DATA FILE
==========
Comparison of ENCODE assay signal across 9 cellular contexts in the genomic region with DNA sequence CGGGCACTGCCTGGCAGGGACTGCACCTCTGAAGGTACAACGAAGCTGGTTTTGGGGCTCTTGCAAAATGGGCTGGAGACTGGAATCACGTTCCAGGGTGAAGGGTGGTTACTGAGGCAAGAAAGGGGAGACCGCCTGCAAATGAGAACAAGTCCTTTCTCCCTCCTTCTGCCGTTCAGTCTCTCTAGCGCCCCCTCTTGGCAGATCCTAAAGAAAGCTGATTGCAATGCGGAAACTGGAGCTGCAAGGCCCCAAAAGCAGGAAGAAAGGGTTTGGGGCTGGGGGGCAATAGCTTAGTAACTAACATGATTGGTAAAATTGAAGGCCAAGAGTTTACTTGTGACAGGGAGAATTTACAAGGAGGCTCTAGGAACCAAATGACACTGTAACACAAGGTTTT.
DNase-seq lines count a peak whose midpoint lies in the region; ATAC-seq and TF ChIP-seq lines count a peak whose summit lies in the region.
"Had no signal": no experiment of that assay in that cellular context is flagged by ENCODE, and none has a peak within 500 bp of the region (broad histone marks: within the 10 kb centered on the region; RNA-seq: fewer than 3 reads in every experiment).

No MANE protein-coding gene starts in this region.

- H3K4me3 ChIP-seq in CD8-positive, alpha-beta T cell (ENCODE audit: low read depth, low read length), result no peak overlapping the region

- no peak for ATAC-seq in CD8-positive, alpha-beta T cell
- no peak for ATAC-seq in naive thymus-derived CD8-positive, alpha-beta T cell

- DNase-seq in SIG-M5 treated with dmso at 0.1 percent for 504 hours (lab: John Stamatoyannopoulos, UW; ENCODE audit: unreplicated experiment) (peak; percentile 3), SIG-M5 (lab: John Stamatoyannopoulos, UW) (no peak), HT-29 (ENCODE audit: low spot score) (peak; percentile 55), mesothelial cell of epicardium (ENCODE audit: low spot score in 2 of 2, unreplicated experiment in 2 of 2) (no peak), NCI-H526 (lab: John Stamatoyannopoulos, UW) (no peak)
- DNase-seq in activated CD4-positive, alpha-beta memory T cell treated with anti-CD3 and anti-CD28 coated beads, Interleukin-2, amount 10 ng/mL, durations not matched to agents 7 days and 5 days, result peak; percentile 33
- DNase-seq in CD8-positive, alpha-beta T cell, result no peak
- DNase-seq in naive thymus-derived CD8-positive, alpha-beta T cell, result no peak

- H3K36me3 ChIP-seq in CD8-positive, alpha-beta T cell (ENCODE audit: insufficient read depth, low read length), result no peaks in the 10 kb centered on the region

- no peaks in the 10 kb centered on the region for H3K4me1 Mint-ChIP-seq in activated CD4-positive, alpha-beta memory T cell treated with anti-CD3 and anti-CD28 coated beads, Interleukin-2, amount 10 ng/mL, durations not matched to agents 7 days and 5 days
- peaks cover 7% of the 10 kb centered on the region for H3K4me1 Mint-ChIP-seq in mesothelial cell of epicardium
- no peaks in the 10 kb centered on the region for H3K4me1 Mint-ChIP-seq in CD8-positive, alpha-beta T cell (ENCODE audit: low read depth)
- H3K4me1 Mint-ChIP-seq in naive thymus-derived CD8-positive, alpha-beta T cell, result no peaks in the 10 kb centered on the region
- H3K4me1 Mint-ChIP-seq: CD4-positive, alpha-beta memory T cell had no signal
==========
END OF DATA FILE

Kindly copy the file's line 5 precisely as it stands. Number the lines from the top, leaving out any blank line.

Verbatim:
- H3K4me3 ChIP-seq in CD8-positive, alpha-beta T cell (ENCODE audit: low read depth, low read length), result no peak overlapping the region